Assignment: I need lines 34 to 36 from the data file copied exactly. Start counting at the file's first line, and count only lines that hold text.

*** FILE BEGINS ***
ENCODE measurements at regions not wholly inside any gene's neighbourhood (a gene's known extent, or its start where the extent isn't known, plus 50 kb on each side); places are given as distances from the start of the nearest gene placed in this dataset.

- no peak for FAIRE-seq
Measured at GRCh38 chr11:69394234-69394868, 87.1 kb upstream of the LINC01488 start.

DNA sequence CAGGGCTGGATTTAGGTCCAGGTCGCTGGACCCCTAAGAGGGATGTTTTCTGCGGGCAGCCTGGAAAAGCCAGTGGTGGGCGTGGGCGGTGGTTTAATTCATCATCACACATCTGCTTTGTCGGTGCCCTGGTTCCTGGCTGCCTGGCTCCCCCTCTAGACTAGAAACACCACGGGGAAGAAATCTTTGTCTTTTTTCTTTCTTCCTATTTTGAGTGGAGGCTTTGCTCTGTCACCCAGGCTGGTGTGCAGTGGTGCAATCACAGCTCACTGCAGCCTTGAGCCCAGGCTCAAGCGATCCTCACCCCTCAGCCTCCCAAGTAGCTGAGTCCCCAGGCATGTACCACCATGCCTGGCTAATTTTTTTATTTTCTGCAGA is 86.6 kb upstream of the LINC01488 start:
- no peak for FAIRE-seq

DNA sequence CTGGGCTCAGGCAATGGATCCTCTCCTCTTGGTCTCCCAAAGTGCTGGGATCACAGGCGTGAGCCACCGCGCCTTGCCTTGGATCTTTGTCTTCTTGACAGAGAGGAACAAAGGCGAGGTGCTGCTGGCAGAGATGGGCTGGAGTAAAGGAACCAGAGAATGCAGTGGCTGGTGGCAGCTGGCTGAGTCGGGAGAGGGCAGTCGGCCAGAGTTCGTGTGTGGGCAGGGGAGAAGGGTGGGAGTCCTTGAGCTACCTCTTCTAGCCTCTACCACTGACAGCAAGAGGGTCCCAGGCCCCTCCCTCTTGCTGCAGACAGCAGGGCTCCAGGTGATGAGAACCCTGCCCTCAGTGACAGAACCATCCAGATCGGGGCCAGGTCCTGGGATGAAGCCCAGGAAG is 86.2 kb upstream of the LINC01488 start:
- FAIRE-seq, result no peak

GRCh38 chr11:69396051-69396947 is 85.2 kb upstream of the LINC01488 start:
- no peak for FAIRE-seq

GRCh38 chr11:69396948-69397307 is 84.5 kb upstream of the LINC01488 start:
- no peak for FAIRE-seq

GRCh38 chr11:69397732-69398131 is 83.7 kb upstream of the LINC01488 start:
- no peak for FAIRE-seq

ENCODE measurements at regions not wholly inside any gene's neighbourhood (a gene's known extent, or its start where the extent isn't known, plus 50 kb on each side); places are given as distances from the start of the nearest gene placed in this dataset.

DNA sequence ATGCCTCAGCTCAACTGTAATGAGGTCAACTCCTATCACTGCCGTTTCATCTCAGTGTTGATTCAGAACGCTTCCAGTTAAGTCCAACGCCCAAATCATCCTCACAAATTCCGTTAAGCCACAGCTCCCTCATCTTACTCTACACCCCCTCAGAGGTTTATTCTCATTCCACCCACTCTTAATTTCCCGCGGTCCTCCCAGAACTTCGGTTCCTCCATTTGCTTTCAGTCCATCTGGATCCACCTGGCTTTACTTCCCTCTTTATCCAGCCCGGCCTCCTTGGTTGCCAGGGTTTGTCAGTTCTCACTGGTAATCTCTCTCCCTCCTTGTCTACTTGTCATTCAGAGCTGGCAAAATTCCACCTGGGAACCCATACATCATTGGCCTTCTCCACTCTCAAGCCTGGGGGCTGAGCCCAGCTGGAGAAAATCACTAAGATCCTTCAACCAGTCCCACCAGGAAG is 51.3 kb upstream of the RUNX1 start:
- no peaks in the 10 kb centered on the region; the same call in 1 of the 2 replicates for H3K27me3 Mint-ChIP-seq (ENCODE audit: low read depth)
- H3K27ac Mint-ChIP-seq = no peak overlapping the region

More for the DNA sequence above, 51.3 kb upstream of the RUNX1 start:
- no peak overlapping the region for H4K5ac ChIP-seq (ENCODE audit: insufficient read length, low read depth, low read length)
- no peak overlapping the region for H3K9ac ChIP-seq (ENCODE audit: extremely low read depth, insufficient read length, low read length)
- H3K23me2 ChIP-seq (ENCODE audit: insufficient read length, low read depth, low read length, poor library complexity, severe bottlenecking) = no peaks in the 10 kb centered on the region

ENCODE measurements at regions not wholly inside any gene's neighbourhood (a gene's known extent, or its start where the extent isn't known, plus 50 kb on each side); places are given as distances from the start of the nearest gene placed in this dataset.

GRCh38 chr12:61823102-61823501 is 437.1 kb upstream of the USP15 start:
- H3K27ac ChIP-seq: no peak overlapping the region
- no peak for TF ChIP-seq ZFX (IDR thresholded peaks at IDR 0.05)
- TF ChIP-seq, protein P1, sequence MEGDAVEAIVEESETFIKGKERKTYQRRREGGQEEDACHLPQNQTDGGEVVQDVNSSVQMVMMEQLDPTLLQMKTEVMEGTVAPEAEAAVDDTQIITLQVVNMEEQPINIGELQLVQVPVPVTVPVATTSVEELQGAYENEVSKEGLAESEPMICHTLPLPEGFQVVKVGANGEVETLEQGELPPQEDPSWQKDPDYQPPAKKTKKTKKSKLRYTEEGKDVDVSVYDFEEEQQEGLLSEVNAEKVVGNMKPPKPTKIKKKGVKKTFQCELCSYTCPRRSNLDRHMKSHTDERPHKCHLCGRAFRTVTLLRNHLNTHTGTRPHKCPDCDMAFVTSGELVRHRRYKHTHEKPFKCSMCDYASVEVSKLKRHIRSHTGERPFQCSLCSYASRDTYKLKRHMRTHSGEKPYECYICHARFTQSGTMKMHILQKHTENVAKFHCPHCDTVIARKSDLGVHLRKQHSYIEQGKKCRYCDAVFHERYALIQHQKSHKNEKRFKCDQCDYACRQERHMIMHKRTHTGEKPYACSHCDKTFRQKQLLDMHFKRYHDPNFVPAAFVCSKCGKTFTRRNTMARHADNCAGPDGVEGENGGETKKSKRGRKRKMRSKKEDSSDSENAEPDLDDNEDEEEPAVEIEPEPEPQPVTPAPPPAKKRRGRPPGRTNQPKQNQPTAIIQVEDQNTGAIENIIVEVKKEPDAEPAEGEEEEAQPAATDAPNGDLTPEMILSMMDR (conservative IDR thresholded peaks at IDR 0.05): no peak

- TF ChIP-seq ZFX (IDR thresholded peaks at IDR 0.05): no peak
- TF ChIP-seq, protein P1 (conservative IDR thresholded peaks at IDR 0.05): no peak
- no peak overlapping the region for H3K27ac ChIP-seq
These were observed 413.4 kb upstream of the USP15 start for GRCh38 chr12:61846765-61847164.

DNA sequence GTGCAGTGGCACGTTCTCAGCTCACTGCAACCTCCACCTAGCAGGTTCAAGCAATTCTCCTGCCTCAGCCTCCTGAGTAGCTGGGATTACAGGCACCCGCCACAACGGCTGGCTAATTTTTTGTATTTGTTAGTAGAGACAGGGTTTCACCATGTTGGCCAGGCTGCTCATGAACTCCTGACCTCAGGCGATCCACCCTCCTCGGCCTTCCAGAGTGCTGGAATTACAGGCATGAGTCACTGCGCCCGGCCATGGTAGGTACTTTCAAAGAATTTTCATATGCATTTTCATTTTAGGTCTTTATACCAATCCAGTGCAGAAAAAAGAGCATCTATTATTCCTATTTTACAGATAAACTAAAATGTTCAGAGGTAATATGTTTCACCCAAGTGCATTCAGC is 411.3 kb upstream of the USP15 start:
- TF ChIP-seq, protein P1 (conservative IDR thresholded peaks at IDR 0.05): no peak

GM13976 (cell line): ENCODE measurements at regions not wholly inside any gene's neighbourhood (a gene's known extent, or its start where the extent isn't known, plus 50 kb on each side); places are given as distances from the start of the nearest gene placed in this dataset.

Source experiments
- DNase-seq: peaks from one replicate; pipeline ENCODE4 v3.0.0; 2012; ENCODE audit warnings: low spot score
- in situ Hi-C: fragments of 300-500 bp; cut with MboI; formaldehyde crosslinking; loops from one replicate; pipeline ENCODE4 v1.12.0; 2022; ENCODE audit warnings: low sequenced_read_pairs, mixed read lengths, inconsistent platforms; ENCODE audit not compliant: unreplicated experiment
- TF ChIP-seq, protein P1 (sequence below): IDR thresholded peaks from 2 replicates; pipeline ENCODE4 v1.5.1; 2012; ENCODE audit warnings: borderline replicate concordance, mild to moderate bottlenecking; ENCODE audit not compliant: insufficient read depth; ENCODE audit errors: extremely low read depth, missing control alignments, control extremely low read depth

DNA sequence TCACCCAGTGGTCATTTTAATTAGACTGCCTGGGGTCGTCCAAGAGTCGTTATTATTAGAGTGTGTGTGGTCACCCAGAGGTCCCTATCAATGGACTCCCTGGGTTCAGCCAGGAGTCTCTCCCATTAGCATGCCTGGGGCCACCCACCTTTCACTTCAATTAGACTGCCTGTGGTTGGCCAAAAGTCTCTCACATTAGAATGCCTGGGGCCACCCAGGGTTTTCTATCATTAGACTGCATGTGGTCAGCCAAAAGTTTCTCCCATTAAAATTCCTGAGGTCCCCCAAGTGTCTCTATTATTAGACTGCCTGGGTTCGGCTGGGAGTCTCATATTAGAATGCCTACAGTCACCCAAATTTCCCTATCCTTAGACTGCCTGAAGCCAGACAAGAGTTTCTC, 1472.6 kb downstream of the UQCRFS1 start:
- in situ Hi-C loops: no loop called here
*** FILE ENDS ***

Source experiments
- DNase-seq: peaks from one replicate; pipeline ENCODE4 v3.0.0; 2012; ENCODE audit warnings: low spot score
- in situ Hi-C: fragments of 300-500 bp; cut with MboI; formaldehyde crosslinking; loops from one replicate; pipeline ENCODE4 v1.12.0; 2022; ENCODE audit warnings: low sequenced_read_pairs, mixed read lengths, inconsistent platforms; ENCODE audit not compliant: unreplicated experiment